Eid-al-Adha is a religious festival celebrated across the Muslim world in the last month of the Muslim calendar. It follows the completion of Hajj - one of the five pillars of Islam. During this time, Muslims from different parts of the world pilgrimage to Mecca, Saudi Arabia. It is a time of celebration, unity, gratitude, and devotion to Allah. In this article, we walk you through what Eid-al-Adha means, when it is celebrated, and its significance.
What is Eid-al-Adha?
Eid-al-Adha, also known as the Festival of Sacrifice, is the second major festival after Eid-al-Fitr. It commemorates the willingness of Prophet Ibrahim (Abraham) to sacrifice his son as an act of obedience to Allah. However, just as Prophet Ibrahim was about to sacrifice his son, Allah provided a ram to be sacrificed instead.
Eid al-Adha marks the end of the Hajj. Pilgrims who perform Hajj join in the festivities and celebrations upon their return. The Pilgrim is packed with religious rituals that hold spiritual meaning.
The central ritual of Eid-al-Adha is the sacrifice of an animal, typically a goat, sheep, cow, or camel. The meat from the sacrificed animal is divided into three parts: one-third is retained by the family, one-third is given to relatives and friends, and one-third is donated to the less fortunate.
The day begins with a sermon followed by congregational prayers. Muslims gather in mosques and prayer grounds to perform the special Eid prayer. It is a time of communal worship, reflection, and gratitude. Muslims then engage in Islamic ritual sacrifice, visit family and friends, and exchange greetings & meals.
When Is Eid-al-Adha in 2023?
The day of Eid-al-Adha depends on the sighting of the moon of Dhul Hijjah. Eid-al-Adha is celebrated on the third day of Hajj or the 10th day of Dhul-Hijjah. The celebration continues for three days. This year it falls on the 28th of June, 2023, for Saudi Arabia, the United Arab Emirates (UAE), Qatar, Kuwait, Oman, Jordan, Syria, Iraq, and other Arab states, along with UK, US, and Canada.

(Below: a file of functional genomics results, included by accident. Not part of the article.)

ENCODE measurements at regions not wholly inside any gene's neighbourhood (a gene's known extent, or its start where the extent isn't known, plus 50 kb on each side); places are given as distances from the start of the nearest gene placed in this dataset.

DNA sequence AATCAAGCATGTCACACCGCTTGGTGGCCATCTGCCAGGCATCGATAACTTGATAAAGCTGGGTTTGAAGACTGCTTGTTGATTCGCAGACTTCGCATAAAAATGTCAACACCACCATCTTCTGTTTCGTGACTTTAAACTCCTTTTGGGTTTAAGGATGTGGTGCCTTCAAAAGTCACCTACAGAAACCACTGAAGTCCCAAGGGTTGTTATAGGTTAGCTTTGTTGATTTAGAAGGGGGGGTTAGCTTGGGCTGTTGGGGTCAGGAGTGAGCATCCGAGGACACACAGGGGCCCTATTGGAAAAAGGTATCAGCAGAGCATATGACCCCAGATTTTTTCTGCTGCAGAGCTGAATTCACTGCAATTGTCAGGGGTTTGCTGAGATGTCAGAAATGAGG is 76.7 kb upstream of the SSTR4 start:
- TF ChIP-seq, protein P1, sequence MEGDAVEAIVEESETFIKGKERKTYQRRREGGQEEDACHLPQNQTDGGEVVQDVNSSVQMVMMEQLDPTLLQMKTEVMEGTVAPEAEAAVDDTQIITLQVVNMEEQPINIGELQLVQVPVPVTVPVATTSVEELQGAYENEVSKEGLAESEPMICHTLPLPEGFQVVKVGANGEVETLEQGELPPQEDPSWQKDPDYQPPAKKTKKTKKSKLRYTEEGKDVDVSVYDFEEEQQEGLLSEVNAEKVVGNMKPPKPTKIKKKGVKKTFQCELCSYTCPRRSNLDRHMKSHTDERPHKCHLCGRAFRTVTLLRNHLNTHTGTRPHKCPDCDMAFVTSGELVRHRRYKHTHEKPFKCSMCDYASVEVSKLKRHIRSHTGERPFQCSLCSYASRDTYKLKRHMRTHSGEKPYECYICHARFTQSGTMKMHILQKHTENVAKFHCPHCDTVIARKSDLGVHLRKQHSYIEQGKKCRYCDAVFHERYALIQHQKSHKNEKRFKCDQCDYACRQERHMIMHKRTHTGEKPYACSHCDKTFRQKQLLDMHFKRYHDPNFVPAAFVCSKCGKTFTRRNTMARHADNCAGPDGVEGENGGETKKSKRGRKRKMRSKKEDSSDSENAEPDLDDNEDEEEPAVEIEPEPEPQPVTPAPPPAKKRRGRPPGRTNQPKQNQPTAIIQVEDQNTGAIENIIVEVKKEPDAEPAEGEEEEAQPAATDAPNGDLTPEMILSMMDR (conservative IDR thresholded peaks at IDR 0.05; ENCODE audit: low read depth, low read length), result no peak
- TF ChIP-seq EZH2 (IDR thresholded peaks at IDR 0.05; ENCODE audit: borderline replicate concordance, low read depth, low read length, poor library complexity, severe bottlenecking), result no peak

On the other hand, Muslims in India, Pakistan, Malaysia, Indonesia, Japan, Hong Kong, the Sultanate of Brunei, and other South Asian nations will celebrate Eid-ul-Adha on June 29th, 2023.
Significance of Eid-al-Adha
The story of Prophet Ibrahim about being commanded by God to sacrifice his son is the origin of the ritual sacrifice.
Obedience and Submission to Allah: Eid al-Adha commemorates the story of Prophet Ibrahim's willingness to sacrifice his son to obey God. It serves as a reminder of the importance of submitting to God's will and following His commands.
Test of Faith: The story of Prophet Ibrahim's willingness to sacrifice his son demonstrates the strength of his faith and trust in God. Eid al-Adha symbolizes unwavering faith and the desire to make sacrifices in the name of God.
Mercy and Redemption: In the story, as Prophet Ibrahim was about to sacrifice his son, God provided a ram as a substitute, highlighting His mercy and compassion. Eid al-Adha serves as a reminder of God's benevolence and the concept of redemption and forgiveness.
Reflection and Remembrance: Eid al-Adha allows Muslims to reflect on their commitment to faith, their relationship with God, and the lessons derived from the story of Prophet Ibrahim. It serves as a time for spiritual contemplation and self-improvement.
The Humanitarian Benefit: The distribution of meat among different segments of society sparks the spirit of serving all humanity.
Equality and Unity: Performing Hajj signifies and reminds Muslims that no matter which nation they belong to, being a Muslim is above and beyond any caste, color, or creed. And everyone is treated equally in front of Allah. And the ranks are based on an individual’s level of faith.
Eid-al-Adha is a time of celebration, reflection, strengthening the bonds within families and communities, and spiritual rejuvenation.
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